Book Review: I Will Teach You To Be Rich by Ramit Sethi

Gain insights from our review of 'I Will Teach You To Be Rich' and how its principles can apply to physicians seeking financial freedom.

By: Varun Verma, MD

Published: May 5, 2023

📂 Physician Perspectives

Written for:

✅ Medical Students

✅ Residents and Fellows

✅ Early Career Physicians

✅ Mid Career Physicians

✅ Established Professionals

A lot of physician forums and podcasts discuss classic personal finance books such as The Richest Man in Babylon, The Psychology of Money, Rich Dad Poor Dad, The Millionaire Next Door, Think and Grow Rich and others. However, right now there is a show trending on Netflix “How To Get Rich” that stars the author of a New York Times bestseller. “I Will Teach You To Be Rich,” is a personal finance book by Ramit Sethi that was first released in 2009. The author states his goal is to help people get out of debt, save money, and invest for the future.

Though the book is not aimed specifically at physicians, it is high yield and is full of many useful lessons. Many of us feel overwhelmed and have no idea where to start on our financial journey and many physicians end up spending money on random things and watching it trickle away. The book is written in a clear and concise style, and Sethi uses humor and personal anecdotes to make the material more engaging. He also provides practical tips and advice that readers can use to improve their financial situation. In fact, the audiobook is narrated by the author himself and is thoroughly entertaining. If you play it at 2x speed it is only a five-hour investment of your time and will provide you will actionable next steps.

The big question in this book is what does your rich life look like? Most people haven't taken the time to write it out. Everyone will of course have a different answer. Some of us value travel, others may want luxury goods, and some may want the financial freedom to help their relatives or friends without worry.

Some of the key takeaways from the book include:

You must set financial goals.

What do you want to achieve with your money? Once you know what you want, you can create a plan to make it happen. Too many physicians fall into the trap of simply striving for more without knowing or understanding how much is enough. This leads them to make poor decisions, keep getting drawn into investments like crypto they don't understand and keep trading their time for money and working on someone else’s terms.

Conscious spending.

The author isn’t trying to shove a budgeting system down your throat or have you track every single penny. He states you should plan where your money should go ahead of time (for fixed costs like rent, food, debt, and assign a certain percentage for savings and investments). He advises that once you have a plan, you then spend the rest of your money guilt free on the things you love. In order to do this, you will need to cut expenses on things that don’t increase your happiness. Sethi suggests you don’t focus on cutting out lattes but focus on the big expenses you have. He discusses techniques such as negotiating your credit card interest rate, getting a discount on your cell phone bill, find deals and optimize your spending.

Automate your finances.

The book goes over the importance of setting up automatic transfers from your checking account to pay your bills, to your savings account, into your retirement accounts, and to an investment account. This will help you avoid late feeds, avoid overspending, and build up your savings and investment portfolio.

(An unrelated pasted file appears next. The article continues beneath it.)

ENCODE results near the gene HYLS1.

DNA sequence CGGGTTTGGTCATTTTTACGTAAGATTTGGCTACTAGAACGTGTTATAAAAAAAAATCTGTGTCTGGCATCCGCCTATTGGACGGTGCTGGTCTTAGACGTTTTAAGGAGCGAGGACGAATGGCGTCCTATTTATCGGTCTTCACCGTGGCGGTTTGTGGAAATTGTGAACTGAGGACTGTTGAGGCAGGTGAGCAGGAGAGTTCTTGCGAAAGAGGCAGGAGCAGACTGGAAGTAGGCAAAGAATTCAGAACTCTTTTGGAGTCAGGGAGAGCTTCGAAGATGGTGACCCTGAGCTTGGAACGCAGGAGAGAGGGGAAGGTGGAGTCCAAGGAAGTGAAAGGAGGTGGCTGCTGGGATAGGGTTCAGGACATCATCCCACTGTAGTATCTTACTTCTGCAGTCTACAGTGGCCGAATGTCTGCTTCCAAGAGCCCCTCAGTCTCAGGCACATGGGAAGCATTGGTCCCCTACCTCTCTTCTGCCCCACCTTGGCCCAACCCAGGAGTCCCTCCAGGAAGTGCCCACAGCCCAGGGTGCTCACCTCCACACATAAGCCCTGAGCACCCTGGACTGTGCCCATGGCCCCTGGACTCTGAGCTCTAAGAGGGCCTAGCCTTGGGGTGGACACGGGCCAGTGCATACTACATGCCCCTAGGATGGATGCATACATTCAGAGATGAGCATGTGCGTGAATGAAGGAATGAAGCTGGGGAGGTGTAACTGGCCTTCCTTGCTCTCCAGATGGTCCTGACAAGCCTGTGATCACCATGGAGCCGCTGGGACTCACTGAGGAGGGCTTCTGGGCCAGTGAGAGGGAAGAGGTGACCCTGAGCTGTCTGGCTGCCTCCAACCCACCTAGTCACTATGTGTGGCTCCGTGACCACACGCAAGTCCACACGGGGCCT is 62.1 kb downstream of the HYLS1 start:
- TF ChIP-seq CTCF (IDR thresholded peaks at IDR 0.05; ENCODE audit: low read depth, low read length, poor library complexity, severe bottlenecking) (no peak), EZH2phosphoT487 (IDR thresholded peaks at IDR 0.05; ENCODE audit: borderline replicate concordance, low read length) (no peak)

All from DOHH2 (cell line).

Invest your money.

There are many different ways to invest your money, but the most important thing is to start early. The sooner you start investing, the more time your money has to grow. Sethi emphasizes the importance of investing in diversified passive funds, and warns of the dangers of simply handing over your money to a financial advisor charging a fixed percentage of assets under management (AUM) fee. Such fees sound low e.g. 1% AUM but over the course of a 30 year period, with compounding, they can eat into a large chunk of your portfolio (up to 20%!)

Live below your means.

This means spending less money than you earn. It's not always easy, but it's important if you want to reach your financial goals. We can all outspend any level of income, and many physicians do. There’s a reason why so many physician financial forums talk about “living like a resident” for a few years after you start earning Attending physician money. This pay raise can provide an extra cushion in paying down your student debt and building up your investments. If on the other hand you go out and buy a physician-Mansion or the six figure Porsche 911 – you may never have money to invest.

Don't be afraid to ask for help.

If you're struggling with your finances, there are many resources available to help you. You can talk to a fee-only fiduciary financial advisor, read books and articles, or join a forum. Andwise can help.

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Physicians face unique financial challenges, from managing student loans to planning for retirement. At Andwise, we understand these challenges and are committed to guiding you through every financial milestone with the help of Tanya Frias, CFP®, ChSNC®, our Director of Financial Education and Empowerment.

Tanya Frias brings over twenty years of financial services experience to Andwise. With her extensive background as a Certified Financial Planner and her dedication to making financial planning accessible, especially in underserved communities, Tanya is a key asset to our team. Her qualifications include a B.S. from the City University of New York, CFP certification from NYU, ChSNC certification from the American College, and she is currently advancing her knowledge with an Executive MBA from Kellogg-Northwestern.

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